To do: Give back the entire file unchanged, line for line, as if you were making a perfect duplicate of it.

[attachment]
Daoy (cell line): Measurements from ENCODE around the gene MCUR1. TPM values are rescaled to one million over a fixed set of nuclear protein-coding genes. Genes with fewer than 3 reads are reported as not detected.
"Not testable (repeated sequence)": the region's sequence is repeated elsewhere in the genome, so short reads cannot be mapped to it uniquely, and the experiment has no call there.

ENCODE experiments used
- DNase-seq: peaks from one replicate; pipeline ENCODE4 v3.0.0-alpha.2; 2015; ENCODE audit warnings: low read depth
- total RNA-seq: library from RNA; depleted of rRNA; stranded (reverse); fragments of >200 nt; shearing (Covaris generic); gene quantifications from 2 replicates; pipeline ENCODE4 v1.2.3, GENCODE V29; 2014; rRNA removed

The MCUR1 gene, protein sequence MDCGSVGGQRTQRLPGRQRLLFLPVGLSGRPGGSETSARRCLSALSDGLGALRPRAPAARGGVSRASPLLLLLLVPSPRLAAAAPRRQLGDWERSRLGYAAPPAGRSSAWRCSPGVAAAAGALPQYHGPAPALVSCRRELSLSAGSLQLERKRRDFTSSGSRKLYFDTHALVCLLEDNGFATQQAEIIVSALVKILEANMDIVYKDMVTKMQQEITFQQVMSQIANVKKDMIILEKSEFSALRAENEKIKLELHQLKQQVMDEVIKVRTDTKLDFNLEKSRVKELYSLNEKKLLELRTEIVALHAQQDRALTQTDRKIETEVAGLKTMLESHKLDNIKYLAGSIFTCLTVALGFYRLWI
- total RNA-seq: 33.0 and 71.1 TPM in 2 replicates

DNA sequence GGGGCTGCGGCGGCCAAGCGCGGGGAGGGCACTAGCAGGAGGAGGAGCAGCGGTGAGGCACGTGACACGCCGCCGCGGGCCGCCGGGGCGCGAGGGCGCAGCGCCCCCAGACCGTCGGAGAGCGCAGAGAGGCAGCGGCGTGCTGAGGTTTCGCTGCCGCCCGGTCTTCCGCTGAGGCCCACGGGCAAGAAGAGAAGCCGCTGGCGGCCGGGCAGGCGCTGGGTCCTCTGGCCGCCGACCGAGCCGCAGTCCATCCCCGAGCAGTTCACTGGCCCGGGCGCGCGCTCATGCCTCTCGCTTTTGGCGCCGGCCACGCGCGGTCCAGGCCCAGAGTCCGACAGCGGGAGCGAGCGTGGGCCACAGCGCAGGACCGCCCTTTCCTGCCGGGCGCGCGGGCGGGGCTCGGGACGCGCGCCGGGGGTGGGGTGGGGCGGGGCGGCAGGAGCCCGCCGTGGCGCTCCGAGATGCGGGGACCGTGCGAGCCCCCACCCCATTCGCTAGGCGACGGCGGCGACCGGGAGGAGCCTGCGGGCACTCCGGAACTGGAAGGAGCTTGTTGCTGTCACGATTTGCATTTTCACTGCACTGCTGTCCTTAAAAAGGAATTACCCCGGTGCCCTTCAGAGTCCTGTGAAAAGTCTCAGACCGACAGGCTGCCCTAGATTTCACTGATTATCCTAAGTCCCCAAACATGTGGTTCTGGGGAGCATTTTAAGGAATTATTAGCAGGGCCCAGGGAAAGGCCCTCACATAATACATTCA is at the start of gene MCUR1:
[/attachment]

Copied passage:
Daoy (cell line): Measurements from ENCODE around the gene MCUR1. TPM values are rescaled to one million over a fixed set of nuclear protein-coding genes. Genes with fewer than 3 reads are reported as not detected.
"Not testable (repeated sequence)": the region's sequence is repeated elsewhere in the genome, so short reads cannot be mapped to it uniquely, and the experiment has no call there.

ENCODE experiments used
- DNase-seq: peaks from one replicate; pipeline ENCODE4 v3.0.0-alpha.2; 2015; ENCODE audit warnings: low read depth
- total RNA-seq: library from RNA; depleted of rRNA; stranded (reverse); fragments of >200 nt; shearing (Covaris generic); gene quantifications from 2 replicates; pipeline ENCODE4 v1.2.3, GENCODE V29; 2014; rRNA removed

The MCUR1 gene, protein sequence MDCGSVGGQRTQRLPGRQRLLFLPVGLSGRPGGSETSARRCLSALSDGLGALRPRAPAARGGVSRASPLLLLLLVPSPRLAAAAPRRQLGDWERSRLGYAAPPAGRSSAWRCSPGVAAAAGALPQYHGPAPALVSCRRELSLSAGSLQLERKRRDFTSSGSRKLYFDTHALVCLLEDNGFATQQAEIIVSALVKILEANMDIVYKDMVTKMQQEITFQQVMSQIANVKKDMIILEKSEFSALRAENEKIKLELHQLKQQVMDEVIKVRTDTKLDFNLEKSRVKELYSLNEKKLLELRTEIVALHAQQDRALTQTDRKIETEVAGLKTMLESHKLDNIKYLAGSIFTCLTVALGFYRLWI
- total RNA-seq: 33.0 and 71.1 TPM in 2 replicates

DNA sequence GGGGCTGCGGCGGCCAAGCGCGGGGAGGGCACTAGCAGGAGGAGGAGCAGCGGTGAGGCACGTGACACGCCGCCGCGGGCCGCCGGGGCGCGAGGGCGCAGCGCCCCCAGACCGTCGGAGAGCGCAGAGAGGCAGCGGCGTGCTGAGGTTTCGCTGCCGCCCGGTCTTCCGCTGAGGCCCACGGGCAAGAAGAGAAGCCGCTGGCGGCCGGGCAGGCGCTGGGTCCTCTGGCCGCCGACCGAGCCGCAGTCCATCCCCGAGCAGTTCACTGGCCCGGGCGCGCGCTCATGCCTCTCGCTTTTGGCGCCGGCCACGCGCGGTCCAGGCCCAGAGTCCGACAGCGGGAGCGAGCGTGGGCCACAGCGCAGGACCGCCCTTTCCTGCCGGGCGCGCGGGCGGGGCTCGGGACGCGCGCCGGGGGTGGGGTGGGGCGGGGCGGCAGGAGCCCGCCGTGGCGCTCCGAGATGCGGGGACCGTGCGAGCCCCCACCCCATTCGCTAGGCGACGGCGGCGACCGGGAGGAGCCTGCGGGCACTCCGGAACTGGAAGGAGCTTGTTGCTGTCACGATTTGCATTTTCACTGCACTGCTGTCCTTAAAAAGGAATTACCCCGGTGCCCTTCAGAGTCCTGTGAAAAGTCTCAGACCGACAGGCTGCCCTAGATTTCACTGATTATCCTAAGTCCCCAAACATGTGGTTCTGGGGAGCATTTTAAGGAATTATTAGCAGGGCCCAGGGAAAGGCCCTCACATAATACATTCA is at the start of gene MCUR1: